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Equinor eyes 1-GW Norwegian floating offshore wind farm to help decarbonize oil production, cut costs
A group of European and US oil companies is seeking to begin using the North Sea's offshore wind resources to power cheaper production.
Two Norwegian state-owned companies, Equinor and Petoro, said on 17 June they would conduct feasibility studies with Shell, TotalEnergies, and ConocoPhillips.
The so-called Trollvind floating wind farm would have about 1 GW (4.3 TWh) of capacity, which far exceeds all existing and some planned floating wind projects.
The project nears the size of Hornsea One, the world's largest bottom-fixed offshore wind farm when the UK facility commenced operations in 2021.
If the partners move ahead with a final investment decision in 2023, the Trollvind wind farm could start up in 2027.
The project is set to contribute to the electrification of production facilities at the Troll offshore field, which is the largest oil field on the Norwegian continental shelf.
Trollvind could help power the two newer production facilities focused on oil reserves in Troll Vest, Troll B and Troll C, as well as those at a separate field called Oseberg.
It would also power the Kollsnes natural gas processing plant on the island of Oøy, originally operated by Troll producers and now operated by Norwegian state-owned pipeline company Gassco.
Finally, the project could also provide power to Bergen, Norway's second largest city.
Each of the study partners has a stake in the Troll field through their partnerships and affiliates: Petoro (56%), Equinor (30.6%), Shell (8.1%), TotalEnergies (3.7%), and ConocoPhillips (1.6%).
Equinor is the main stakeholder in the Oseberg field with a 49.3% interest, followed by Petoro, TotalEnergies, and ConocoPhillips.
A precedent for using floating wind to power oil and gas production was set by Equinor's far smaller pilot floating wind project, the 88-MW Hywind Tampen project in Norway, which is expected to supply oil production installations on startup later this year.
Cost of power rationale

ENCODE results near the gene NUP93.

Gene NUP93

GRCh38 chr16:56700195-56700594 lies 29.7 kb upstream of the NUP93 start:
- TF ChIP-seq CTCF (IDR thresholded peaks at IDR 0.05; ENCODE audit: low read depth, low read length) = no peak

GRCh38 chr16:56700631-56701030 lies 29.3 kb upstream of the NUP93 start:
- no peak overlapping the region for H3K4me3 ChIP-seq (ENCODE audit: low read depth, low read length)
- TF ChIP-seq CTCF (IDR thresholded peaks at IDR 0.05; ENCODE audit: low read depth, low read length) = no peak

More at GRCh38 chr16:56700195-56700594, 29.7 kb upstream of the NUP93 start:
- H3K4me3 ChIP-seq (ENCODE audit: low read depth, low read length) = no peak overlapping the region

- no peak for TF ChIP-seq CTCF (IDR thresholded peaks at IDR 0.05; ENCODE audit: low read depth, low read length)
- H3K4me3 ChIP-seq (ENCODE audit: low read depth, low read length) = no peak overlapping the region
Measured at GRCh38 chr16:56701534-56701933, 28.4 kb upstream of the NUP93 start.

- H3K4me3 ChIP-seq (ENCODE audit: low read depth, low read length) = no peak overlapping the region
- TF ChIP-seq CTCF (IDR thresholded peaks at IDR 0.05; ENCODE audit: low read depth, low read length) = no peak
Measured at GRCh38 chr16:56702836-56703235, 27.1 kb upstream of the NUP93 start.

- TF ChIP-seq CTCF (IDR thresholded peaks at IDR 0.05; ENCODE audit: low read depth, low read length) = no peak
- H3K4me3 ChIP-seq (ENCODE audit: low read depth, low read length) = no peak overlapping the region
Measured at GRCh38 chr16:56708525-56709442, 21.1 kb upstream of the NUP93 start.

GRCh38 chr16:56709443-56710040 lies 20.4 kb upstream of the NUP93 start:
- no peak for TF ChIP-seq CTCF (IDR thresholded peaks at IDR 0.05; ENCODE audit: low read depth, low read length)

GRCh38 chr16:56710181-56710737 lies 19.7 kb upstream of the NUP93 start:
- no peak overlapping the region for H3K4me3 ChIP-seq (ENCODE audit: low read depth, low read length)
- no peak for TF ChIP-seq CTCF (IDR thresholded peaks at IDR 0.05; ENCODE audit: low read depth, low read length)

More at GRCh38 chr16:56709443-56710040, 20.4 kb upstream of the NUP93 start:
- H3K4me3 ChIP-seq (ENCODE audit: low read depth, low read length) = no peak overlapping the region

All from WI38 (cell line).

The proposed floating wind farm will not require Norwegian state subsidies, instead relying on oil and gas producers as anchor customers.
The agreement would ensure the producers have long-term access to power at stable prices while securing enough income to trigger investment in the floating wind farm, Trollvind's backers said.
It would also decrease the producers' costs. Equinor estimated the price of power from Trollvind could be as low as 10 cents/kWh.
While the Troll A production facilities were already electrified using grid connections near Kollsnes, the plans to use Trollvind to electrify the Troll B and C facilities were approved by the Norwegian Ministry of Petroleum and Energy last year.
About 35% of the project's power offtake could go to Troll B and Troll C, although the markets for Trollvind have not yet been set in stone.
The onshore Kollsnes gas production facility is another possible power offtaker. "Trollvind will be connected to shore and the grid at Kollsnes on the west coast of Norway, which means that the wind farm can also deliver power to an area where shortages have already created challenges," Equinor UK spokesperson Alice Baxter told Net-Zero Business Daily by S&P Global Commodity Insights.
The rest of the production would likely go to other onshore users.
Oil, floating wind technology development
A day before the feasibility study was announced, Equinor launched a floating wind turbine concept collaboration with French engineering firm Technip Energies that saw the pair "teaming up at an early design phase of a floating wind farm project."
But it remains to be decided whether the Technip-Equinor floating wind turbine concept will be used in the Trollvind project. "As Trollvind is still early phase, the concept and technological basis of the project will be matured as part of the study work towards a potential final investment decision during 2023," said Baxter.
Technip and Equinor said they are seeking to create an adaptable floating wind turbine that can be used in different geographies, leveraging Equinor's 20 years of experience in the floating wind field at its Hywind Tampen and Hywind Scotland projects.
They envisage building floating wind turbine manufacturing supply chains locally wherever the turbines operate.
Floating wind turbine manufacturing and installation costs continue to block companies aiming to bring the fledgling technology to commercial stage projects, for which "there is still a way to go," as Equinor noted in the statement.
It said that the Hywind projects contributed to decreases in floating wind costs, but that the sector should aim for more industrial standardization.
"We have already started to see early signs of value creation from this way of working in our early-phase floating wind projects in Southern Brittany in France and Firefly in South Korea," said Beate Myking, Equinor's senior vice president for renewables solutions.
This article was published by S&P Global Commodity Insights and not by S&P Global Ratings, which is a separately managed division of S&P Global.
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